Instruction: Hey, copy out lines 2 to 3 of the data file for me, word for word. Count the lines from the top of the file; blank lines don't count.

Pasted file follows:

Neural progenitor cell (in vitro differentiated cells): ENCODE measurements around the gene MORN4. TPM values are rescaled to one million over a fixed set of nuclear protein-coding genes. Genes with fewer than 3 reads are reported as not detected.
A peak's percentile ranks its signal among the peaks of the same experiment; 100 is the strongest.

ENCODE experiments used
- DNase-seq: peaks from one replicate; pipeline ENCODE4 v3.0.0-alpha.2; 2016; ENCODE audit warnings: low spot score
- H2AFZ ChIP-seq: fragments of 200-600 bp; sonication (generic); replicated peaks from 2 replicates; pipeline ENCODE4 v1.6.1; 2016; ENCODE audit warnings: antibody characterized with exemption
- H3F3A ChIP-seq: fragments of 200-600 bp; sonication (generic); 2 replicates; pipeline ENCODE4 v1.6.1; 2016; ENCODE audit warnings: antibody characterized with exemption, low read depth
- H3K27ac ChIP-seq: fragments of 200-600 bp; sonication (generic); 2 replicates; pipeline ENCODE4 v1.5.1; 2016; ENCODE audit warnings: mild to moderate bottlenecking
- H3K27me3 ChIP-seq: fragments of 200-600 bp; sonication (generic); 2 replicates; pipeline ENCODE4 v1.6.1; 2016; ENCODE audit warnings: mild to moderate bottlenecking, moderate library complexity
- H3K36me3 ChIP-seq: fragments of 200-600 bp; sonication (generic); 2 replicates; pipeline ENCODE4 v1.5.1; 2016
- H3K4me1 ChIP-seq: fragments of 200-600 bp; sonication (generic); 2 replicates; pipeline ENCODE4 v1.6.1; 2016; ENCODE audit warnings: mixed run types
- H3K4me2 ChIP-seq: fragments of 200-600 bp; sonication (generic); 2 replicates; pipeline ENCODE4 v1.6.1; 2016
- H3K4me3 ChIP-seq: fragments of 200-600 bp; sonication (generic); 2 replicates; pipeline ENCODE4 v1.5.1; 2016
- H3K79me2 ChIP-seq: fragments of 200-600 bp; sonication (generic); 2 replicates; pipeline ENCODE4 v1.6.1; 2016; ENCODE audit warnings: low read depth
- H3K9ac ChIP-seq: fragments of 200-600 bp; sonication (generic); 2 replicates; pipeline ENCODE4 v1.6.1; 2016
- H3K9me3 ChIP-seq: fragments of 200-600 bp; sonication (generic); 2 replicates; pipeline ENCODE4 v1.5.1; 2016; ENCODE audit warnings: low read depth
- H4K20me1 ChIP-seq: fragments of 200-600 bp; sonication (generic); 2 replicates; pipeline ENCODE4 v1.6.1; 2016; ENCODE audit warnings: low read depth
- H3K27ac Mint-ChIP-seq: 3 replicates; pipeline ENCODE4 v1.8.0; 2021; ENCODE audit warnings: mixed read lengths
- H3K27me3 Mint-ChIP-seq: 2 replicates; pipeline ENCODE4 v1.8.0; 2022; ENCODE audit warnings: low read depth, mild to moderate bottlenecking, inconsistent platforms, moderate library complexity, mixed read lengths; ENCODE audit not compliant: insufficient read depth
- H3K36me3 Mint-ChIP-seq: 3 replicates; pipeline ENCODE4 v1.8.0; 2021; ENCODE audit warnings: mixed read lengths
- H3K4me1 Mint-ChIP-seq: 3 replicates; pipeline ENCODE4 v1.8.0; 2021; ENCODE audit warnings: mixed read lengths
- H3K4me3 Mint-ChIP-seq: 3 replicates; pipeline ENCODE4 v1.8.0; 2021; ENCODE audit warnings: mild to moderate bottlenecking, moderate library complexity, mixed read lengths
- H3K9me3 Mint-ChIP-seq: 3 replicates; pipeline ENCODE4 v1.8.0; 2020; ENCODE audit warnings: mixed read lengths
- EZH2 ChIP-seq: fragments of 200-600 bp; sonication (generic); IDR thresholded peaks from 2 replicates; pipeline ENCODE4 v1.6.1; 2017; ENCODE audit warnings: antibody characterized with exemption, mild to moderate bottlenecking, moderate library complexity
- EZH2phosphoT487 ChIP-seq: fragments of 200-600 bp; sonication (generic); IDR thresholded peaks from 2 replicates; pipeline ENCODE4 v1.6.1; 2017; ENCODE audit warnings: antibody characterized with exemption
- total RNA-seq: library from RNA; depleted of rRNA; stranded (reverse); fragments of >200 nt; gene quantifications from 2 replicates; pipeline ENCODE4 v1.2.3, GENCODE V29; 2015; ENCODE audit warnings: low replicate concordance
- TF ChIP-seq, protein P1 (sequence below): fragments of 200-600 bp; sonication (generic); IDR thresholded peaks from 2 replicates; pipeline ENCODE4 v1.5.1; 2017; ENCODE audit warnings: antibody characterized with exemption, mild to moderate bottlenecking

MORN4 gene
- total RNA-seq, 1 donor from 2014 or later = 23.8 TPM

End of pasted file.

A peak's percentile ranks its signal among the peaks of the same experiment; 100 is the strongest.

ENCODE experiments used